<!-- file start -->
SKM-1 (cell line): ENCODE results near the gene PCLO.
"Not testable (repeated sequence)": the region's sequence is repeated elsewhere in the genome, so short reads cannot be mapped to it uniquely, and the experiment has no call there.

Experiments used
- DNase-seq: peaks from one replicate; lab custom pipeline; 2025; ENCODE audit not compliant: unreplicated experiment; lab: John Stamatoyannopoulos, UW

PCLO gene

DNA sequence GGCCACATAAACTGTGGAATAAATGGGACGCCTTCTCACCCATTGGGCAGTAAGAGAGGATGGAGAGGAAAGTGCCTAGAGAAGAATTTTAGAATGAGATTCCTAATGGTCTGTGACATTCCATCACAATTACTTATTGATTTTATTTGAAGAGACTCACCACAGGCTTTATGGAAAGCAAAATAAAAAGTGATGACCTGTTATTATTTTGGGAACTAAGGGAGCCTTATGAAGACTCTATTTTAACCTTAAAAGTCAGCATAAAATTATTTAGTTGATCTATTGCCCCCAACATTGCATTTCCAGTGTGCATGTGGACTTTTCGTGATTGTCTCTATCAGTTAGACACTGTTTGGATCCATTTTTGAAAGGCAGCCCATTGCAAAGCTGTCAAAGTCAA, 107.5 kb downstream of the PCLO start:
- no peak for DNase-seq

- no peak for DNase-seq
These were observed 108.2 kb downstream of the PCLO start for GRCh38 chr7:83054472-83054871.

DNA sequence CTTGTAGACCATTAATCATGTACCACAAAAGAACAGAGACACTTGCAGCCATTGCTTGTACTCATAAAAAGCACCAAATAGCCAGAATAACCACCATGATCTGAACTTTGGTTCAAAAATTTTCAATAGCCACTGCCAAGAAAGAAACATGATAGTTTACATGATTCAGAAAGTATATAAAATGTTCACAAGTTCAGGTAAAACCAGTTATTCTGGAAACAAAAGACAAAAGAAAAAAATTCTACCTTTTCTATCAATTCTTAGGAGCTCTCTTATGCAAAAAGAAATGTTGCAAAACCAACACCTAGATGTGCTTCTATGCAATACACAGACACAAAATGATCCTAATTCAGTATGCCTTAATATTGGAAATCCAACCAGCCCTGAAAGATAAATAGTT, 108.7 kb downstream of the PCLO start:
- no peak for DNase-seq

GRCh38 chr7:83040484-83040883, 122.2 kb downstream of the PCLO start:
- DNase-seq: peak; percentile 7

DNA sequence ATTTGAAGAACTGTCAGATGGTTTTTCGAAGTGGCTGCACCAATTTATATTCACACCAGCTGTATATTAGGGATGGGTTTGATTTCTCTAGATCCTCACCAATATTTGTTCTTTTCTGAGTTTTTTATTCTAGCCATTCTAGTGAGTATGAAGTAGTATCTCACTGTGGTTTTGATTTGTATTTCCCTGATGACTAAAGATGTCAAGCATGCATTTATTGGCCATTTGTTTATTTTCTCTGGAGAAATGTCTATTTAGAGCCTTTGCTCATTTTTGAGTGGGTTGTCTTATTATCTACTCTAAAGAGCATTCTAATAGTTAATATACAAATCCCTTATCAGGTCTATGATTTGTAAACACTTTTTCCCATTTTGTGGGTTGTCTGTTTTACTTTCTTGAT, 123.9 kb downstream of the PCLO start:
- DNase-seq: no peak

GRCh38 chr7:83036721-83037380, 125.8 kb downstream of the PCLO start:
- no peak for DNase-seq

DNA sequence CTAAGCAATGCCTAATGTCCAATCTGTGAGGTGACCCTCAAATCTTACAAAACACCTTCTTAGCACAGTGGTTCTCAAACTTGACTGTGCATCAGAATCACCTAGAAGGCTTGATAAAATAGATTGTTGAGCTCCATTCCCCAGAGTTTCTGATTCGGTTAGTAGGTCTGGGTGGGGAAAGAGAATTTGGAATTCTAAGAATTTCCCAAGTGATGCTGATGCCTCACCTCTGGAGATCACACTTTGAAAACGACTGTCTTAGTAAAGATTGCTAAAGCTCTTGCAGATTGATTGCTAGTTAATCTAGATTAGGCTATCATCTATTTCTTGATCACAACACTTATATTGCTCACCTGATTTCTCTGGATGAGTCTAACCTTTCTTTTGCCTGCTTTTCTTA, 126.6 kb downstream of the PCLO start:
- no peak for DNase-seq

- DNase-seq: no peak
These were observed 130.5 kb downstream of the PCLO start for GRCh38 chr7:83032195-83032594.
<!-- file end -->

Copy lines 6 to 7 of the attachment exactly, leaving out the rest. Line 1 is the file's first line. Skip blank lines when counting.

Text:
DNA sequence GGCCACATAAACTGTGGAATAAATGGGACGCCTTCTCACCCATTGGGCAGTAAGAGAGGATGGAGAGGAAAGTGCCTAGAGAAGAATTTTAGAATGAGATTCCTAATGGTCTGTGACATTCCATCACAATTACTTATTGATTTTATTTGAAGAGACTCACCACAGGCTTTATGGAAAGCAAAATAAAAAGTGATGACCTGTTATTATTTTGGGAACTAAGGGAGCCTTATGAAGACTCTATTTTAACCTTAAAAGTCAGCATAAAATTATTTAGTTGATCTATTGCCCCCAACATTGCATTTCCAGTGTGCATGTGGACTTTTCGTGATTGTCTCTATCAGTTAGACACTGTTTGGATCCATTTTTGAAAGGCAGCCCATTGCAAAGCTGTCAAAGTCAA, 107.5 kb downstream of the PCLO start:
- no peak for DNase-seq